Tuesday, December 2, 2014

Permanent Wilting Point

  1. Permanent wilting point (PWP) or wilting point (WP) is defined as the minimal point of soil moisture the plant requires not to wilt. If moisture decreases to this or any lower point a plant wilts and can no longer recover its turgidity when placed in a saturated atmosphere for 12 hours.
  2. Yep. That about sums it up. Compare the above to the same shot a few years back:

We had a bit of a drought, you see. Couldn't you just cry? I did get to do a few fun things I'd like to share.

Here's what I did with a good portion of that enormous pile of shallots that I pulled up last June:

  I sliced off the bottoms, put them on an olive oil covered pan, and roasted them in a hot oven just like you do with garlic. It took a couple of hours for them to get nice and brown. Then I squooshed the roasted pulp out of the jackets and into the food processor. I added more olive oil and pureed them to a kind of runny consistency. I spread the paste back into the pans and froze them, scoring the surface a few times while they were freezing so they would break apart easy when they hardened. Now I have several big bags of roasted shallot cubes in the freezer ready for browning meats and vegetables and adding to just about anything -dips, dressings, gravy. The thing I like most about this is skipping the whole shallot peeling thing. They're such a pain.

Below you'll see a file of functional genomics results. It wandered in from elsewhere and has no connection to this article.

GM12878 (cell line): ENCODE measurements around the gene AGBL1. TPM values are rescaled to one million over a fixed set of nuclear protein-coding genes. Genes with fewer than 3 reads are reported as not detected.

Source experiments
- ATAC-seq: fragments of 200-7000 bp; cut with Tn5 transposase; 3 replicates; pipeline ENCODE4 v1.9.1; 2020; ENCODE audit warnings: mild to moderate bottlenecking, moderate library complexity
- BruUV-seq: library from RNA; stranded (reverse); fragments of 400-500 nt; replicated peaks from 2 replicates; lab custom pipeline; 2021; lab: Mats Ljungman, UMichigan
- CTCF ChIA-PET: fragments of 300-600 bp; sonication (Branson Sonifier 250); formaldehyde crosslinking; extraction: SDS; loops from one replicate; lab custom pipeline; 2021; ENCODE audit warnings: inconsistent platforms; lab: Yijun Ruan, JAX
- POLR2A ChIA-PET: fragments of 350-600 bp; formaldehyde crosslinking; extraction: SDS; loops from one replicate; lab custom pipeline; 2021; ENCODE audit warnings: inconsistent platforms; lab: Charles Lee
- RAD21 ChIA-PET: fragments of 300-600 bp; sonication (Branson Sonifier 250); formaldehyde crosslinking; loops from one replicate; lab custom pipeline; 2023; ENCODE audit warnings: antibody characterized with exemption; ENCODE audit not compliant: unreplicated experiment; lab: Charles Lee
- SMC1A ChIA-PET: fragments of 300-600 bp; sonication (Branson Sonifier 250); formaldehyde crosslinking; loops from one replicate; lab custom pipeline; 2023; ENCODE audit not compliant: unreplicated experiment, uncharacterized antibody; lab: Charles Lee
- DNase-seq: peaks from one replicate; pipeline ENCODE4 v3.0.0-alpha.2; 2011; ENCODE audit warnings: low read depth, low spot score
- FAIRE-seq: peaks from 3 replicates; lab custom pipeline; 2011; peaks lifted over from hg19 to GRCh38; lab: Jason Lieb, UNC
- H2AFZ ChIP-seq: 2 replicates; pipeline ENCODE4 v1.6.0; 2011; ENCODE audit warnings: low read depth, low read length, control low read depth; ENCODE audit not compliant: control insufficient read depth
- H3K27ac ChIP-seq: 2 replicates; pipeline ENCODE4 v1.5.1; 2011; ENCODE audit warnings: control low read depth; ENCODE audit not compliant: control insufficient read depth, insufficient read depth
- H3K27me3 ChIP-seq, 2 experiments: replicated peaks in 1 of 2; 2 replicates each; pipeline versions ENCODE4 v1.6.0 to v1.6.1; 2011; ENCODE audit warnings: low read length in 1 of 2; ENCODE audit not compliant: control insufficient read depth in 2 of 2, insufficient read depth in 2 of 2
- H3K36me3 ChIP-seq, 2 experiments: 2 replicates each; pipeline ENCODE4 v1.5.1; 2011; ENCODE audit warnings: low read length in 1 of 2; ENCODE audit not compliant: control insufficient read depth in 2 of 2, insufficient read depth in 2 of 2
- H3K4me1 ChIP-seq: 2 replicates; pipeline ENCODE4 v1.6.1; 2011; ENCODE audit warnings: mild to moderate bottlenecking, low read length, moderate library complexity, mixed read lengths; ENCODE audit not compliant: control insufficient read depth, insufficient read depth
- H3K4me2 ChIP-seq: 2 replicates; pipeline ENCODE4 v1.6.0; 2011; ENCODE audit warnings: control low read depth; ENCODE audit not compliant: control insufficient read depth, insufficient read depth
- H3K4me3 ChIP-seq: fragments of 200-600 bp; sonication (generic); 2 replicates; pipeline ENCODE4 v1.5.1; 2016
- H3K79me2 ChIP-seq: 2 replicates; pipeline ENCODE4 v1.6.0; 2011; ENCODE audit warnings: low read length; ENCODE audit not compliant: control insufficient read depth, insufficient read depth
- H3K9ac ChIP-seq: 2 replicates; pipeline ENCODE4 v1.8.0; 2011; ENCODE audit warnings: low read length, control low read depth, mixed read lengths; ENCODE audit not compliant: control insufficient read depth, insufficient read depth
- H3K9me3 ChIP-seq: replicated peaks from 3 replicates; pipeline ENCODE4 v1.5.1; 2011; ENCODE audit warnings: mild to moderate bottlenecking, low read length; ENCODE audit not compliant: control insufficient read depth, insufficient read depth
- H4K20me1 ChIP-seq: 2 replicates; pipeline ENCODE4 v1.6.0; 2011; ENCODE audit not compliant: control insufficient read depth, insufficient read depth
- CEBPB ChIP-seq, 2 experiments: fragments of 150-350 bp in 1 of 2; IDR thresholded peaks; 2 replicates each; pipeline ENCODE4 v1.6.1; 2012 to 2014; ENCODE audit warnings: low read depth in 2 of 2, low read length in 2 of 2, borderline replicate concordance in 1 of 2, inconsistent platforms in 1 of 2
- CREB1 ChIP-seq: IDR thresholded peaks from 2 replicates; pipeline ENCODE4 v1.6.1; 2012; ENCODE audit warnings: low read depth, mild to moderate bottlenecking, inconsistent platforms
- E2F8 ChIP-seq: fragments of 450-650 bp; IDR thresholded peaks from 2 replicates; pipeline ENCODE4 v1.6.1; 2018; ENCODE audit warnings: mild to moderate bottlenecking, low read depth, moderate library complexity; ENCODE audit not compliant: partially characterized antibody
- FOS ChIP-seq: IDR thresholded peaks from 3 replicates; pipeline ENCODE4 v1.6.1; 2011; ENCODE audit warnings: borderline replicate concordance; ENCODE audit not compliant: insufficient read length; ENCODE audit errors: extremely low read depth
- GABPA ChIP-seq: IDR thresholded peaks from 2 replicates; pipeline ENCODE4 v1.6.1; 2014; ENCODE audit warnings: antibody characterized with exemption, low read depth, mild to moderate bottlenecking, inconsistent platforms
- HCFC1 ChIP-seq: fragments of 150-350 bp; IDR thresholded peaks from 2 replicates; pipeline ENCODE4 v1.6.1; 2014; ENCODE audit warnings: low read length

I also grew 2 different Cucurbita pepo: 'Cocozelle' squash (above) and 'Williams Naked Seeded' pumpkin. Did you know that pumpkins and zucchini are so closely related that they will cross with each other by way of bees? I found the best idea for getting true to type home saved seed of each plant when grown at the same time in a small garden in the excellent book Seed to Seed by Suzanne Ashworth. Here's what you do:

In the evening find a female flower (above) and a male flower that are ready to open the next morning. You will know the female flower by the tiny fruit at the base. The flowers will show some color and be slightly puffy.

Take some painter's tape and tape them shut at the tips.

Early the next morning they will look like this. Bees will be buzzing around everywhere, but they won't be able to get in.

 Open each flower up. You can tear the petals off the male flower, but leave as much petal as you can on the female one. Brush the pollen from the male flower onto the center of the female flower.

Then gather her skirts together and tape the little mamma up tight.

In a few months your seed mammas will be ripe and full of the right seeds.

Naked seeded pumpkins have no hulls. I dehydrated mine with a bit of salt. So good! I'm definitely growing these again with the good seed I saved. I have some to share (and the Cocozelle too). Let me know if you'd like some.